Friday, May 15, 2009

'Pushing' messages to Flex clients with AmFast

One of the coolest aspects of Flex development is the ability to 'push' messages from the server to clients. With the newest release of AmFast, you can finally utilize this capability with all of the goodness of Python. This will be the 1st of 3 posts describing how you can use the AmFast Flash remoting package to push messages to Flex clients from a Python server.

AmFast supports pushing messages to clients over HTTP using 3 different strategies: polling, long-polling, and streaming. Here is a good article describing the differences between those strategies. Go ahead and skip past the XML configuration sections, since you won't need any XML to configure AmFast :)

Streaming channels deliver messages in real time, but also consume the most server resources. Standard polling consumes the least amount of server resources, but is also the slowest of the three strategies. Long-polling sits in the middle and offers a nice compromise between latency and resource consumption.

AmFast has built-in support for using any of the 3 messaging strategies with either a multi-threaded WSGI server, or the Twisted web framework. One thing to think about when implementing a multi-threaded server is that any client using long-polling or streaming may consume a thread for a significant amount of time, even if all it's doing is waiting for a new message. I haven't done any tests, but I'm guessing that Twisted's single-threaded, asynchronous design can handle more concurrent connections then a multi-threaded implementation.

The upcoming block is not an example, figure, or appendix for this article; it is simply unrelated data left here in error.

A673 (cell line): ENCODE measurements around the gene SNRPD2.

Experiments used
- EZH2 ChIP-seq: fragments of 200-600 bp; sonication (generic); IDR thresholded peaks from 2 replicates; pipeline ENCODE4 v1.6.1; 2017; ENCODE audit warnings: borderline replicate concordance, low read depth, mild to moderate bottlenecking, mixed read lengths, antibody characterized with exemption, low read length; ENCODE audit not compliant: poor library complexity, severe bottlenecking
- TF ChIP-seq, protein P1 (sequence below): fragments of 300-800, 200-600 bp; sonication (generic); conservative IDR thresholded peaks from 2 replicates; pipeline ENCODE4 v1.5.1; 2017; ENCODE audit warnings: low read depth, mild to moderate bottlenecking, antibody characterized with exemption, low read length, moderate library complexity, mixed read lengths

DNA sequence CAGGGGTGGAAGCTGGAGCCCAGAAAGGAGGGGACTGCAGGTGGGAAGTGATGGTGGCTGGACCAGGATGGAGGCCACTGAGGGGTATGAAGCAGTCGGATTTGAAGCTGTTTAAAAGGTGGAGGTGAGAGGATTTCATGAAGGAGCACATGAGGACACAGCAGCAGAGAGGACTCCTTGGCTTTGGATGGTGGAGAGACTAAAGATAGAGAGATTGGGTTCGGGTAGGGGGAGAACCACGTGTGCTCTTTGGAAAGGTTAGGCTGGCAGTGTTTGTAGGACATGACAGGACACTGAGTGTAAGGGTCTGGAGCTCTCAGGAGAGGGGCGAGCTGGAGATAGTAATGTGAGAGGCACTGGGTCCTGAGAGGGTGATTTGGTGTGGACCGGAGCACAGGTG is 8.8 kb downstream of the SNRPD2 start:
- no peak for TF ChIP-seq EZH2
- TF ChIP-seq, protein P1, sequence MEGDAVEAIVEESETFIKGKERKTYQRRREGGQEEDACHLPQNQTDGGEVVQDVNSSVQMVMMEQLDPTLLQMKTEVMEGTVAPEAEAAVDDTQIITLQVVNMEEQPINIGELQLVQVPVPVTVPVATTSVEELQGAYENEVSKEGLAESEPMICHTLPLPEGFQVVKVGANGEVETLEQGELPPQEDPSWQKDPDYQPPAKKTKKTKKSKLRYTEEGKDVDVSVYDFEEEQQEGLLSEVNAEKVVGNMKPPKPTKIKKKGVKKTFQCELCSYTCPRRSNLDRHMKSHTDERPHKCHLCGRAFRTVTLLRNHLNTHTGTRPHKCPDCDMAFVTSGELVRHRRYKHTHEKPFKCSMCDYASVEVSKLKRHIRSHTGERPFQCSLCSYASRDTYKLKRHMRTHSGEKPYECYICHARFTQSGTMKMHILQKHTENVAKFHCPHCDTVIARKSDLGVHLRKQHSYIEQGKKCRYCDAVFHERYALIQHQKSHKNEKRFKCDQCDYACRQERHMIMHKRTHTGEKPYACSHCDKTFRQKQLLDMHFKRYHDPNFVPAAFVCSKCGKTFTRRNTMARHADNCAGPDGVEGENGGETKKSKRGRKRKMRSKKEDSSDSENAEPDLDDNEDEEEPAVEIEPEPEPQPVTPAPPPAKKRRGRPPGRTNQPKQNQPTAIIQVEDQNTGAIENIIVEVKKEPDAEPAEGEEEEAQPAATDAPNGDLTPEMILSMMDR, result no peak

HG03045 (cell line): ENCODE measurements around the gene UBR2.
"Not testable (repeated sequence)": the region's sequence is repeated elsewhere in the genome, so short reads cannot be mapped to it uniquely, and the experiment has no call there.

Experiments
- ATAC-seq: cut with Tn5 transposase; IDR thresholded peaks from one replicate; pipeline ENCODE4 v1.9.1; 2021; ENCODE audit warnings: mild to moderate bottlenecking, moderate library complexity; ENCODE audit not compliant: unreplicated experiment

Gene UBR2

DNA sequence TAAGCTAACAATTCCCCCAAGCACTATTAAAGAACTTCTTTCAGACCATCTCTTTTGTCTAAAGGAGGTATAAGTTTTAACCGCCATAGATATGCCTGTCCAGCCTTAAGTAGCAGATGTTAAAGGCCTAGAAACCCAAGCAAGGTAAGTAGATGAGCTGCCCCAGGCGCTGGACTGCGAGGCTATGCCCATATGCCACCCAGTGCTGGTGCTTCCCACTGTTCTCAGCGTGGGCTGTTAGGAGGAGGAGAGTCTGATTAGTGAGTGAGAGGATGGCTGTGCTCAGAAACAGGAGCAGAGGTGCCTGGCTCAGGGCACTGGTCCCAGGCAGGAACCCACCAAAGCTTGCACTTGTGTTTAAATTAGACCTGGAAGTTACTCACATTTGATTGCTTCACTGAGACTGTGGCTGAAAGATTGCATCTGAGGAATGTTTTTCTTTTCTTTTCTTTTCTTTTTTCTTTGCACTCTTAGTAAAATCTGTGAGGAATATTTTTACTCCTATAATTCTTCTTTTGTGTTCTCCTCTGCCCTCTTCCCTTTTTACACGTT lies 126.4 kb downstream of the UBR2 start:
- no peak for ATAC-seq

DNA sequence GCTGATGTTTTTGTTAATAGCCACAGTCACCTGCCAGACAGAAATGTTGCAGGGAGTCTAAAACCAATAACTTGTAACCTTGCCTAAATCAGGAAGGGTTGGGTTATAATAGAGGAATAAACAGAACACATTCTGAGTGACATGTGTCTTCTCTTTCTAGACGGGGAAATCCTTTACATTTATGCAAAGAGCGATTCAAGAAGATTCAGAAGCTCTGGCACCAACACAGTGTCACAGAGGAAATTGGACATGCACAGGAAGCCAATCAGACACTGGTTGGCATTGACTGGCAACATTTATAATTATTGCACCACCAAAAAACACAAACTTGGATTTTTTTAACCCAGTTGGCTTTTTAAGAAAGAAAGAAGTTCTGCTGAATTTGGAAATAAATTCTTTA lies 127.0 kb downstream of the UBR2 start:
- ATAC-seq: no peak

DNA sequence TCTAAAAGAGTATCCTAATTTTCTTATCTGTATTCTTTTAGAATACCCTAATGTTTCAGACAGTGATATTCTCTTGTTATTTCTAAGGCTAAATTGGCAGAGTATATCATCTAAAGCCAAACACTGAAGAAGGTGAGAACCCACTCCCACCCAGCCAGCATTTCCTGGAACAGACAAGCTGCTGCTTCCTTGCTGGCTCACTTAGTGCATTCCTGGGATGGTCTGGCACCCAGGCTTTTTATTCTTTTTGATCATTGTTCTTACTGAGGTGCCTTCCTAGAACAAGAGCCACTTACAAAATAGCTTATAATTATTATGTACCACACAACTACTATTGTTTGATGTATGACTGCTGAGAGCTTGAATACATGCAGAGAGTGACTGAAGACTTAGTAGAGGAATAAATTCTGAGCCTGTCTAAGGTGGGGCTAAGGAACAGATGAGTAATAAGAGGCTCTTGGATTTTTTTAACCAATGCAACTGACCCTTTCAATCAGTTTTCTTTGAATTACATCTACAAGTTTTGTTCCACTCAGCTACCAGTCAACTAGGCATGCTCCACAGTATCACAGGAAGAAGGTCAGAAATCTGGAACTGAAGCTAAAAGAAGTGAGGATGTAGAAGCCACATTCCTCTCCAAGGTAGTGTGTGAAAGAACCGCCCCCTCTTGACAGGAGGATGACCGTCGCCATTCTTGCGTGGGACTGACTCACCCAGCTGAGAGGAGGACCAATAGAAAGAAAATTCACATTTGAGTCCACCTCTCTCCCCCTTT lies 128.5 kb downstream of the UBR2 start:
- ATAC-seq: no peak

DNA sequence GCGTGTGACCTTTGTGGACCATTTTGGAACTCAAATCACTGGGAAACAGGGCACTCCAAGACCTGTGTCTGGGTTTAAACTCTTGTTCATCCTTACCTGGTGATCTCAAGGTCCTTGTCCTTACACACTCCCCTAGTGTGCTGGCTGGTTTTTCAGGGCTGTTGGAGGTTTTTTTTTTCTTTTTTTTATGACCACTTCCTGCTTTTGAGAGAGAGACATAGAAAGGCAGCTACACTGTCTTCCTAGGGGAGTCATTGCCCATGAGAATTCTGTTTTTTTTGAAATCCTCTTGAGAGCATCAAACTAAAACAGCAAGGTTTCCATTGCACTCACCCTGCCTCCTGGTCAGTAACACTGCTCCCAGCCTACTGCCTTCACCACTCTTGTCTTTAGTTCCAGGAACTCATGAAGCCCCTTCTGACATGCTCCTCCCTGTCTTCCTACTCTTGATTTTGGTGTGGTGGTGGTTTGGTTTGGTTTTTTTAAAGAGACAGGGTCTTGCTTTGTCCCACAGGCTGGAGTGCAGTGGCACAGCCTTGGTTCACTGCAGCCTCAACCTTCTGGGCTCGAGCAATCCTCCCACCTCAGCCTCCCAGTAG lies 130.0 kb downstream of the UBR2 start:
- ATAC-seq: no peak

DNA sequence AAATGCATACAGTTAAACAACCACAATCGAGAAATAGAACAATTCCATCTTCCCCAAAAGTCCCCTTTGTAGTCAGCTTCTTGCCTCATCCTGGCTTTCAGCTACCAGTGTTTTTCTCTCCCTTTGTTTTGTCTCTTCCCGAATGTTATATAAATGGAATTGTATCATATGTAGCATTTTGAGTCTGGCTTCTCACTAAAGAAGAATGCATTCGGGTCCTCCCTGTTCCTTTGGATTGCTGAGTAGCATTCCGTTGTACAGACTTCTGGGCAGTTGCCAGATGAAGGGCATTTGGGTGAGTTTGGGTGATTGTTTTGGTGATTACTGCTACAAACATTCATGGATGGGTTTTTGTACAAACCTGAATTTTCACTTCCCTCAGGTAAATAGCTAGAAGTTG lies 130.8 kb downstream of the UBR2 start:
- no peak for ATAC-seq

On the client side, the Actionscript Consumer class is used to receive messages from a server, and the Producer class is used to send messages to a server. Any type of object can be pushed to clients, so the same technology can be used to build many different types of applications.

In the next post I'll explain the details of using AmFast's HTTP polling and HTTP long-polling channels to create a simple chat client. In the following post I'll show an example of using HTTP streaming to create an app where a master client can manipulate a graphical entity on the screen, and changes are replicated to all other subscribed clients.

1 comment:

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